At an AME Conference about 10 years ago the management guru Tom Peters began by saying something along the lines of ‘I hear that you guys are all about waste reduction. How unfortunate. You should be encouraging waste!’ He was, of course, talking about failure, or at least the power of embracing failure – the theme of this month’s LMJ. Many have expressed similar sentiments. The economist Joseph Schumpeter spoke of the virtues of ‘creative destruction’. Thomas Edison said that he had made progress in finding thousands of materials that did not work in a light bulb.

P.J. O’Rourke says that failure is what distinguishes capitalism from most other ‘isms’. Communism did not allow organisational failure, leading inevitably to the failure of the complete state. Death, too, whilst sad for the person and their family, is the ultimate force for renewal (this is fortunate because without it we would have to listen to interminable stories such as from Roman galley whip men, currently unemployed and drawing benefit, making suggestions as to what to do with bankers whilst simultaneously improving productivity).

But, of course, our culture is built around success. Think of all the advice, from ‘In Search of Excellence’ to ‘Good to Great’. A pity that we don’t hear about many of the subsequent ‘Oops!’ developments. Business school professors are full of wisdom in analysing past cases but much less impressive in predicting future performance. Economists also – it takes the Queen to ask the question about why none of them predicted the banking crisis. The ‘Halo’ effect is particularly pernicious. The “Toyota Way” is always correct…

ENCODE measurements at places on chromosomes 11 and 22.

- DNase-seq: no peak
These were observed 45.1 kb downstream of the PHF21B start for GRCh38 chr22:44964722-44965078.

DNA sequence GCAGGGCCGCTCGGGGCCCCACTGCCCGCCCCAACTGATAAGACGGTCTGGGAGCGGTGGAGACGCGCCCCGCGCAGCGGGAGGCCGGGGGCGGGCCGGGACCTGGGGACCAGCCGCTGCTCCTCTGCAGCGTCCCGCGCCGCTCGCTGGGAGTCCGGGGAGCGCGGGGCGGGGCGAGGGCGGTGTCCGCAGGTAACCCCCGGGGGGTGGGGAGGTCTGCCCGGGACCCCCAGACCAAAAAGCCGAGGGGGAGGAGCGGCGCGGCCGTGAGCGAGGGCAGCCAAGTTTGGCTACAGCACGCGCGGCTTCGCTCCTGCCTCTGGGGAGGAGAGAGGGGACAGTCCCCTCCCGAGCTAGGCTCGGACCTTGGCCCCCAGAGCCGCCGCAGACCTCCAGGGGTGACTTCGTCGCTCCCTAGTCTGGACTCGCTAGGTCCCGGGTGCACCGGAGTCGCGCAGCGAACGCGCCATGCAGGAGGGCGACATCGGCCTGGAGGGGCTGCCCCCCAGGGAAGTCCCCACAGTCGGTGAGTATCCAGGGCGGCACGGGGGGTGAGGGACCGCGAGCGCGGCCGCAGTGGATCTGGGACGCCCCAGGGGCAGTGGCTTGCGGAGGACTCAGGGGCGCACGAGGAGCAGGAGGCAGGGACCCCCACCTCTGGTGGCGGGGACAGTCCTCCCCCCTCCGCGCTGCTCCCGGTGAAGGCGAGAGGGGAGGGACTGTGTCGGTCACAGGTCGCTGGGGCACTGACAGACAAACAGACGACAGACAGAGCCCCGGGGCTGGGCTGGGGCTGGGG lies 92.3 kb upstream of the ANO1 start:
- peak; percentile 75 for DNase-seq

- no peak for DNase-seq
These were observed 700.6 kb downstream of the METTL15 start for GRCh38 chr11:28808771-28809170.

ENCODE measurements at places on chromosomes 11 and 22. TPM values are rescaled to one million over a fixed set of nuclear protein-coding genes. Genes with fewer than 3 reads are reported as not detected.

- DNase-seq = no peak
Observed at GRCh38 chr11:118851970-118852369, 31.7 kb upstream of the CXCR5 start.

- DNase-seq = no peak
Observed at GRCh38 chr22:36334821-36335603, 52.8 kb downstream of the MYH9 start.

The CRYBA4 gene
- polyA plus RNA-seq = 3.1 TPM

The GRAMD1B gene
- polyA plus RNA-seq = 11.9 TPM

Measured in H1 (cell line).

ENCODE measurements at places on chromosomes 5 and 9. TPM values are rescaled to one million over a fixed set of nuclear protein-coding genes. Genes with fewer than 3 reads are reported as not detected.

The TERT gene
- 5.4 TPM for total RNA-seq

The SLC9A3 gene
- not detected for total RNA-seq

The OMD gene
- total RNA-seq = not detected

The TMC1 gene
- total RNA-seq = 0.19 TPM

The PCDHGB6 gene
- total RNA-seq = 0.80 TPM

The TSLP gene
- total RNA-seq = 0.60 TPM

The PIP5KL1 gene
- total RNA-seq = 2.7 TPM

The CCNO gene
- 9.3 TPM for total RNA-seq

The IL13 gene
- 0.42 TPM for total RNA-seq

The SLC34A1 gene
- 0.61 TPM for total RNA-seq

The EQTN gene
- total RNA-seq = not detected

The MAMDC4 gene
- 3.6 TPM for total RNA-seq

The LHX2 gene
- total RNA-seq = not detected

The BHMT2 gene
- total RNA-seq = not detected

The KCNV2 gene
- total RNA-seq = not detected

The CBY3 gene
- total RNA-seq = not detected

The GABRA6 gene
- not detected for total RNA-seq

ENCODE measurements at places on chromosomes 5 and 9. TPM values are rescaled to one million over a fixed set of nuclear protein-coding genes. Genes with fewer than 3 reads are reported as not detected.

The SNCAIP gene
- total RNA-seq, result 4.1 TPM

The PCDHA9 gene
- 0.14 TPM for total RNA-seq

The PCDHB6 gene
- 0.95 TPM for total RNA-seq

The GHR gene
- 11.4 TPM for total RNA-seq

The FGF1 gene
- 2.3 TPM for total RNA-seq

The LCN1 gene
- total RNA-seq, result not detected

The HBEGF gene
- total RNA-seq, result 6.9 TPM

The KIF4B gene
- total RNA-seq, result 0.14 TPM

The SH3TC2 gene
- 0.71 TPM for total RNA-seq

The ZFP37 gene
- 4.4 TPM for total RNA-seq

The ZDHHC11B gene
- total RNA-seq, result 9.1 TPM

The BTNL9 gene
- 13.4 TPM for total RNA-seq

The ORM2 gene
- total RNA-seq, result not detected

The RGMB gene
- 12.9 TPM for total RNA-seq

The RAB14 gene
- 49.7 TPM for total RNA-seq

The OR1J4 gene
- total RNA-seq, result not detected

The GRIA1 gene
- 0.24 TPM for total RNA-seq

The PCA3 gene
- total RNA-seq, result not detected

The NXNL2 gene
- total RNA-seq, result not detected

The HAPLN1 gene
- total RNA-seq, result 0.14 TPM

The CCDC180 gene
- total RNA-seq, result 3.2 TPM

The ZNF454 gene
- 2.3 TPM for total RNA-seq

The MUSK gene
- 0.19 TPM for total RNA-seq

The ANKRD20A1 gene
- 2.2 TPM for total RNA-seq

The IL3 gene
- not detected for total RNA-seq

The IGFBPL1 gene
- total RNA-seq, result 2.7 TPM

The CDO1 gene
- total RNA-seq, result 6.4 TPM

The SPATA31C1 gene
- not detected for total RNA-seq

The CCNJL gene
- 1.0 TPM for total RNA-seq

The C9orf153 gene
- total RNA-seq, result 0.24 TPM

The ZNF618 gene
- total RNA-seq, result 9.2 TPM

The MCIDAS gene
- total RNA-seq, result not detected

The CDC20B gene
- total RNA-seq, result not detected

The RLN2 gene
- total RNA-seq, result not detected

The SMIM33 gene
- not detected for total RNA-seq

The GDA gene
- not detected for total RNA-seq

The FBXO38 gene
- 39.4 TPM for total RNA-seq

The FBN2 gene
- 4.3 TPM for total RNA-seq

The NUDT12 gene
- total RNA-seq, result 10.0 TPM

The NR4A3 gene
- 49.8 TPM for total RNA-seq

Failure is integral to the scientific method. The S or C in PDSA or PDCA. In Toyota kata Mike Rother sees the desirability of having a clear future state. To get there requires a series of experiments, many of which will fail. We don’t always know the right path because our vision ahead is limited. We may take wrong turns, but we need to learn. Unless we deliberately learn we go backwards.

So why is it that 5S, kanban, idea management, leader standard work, and many others, have sustainability issues? Could it be that we have not spent sufficient time on the S or C? In particular have we looked at what John Seddon calls “system conditions” or Kate Mackle refers to as “measures to support flow”?

It is not good just to try and fail repeatedly. This remains the dominant, and hugely wasteful, approach to much of new product development. This is design and test. By contrast, the Wright brothers, in developing the first airplane, took a more systematic and systems approach. They examined the characteristics (size, weight, lift, power, etc.) of a range of wings, engines, and controls and then assembled a combination that worked. This is test and design. Wasteful, yes, but a more intelligent approach to failure.

Back to Tom Peters. “Come on, guys, not all failure waste is bad – as long as it leads to accumulation of knowledge.”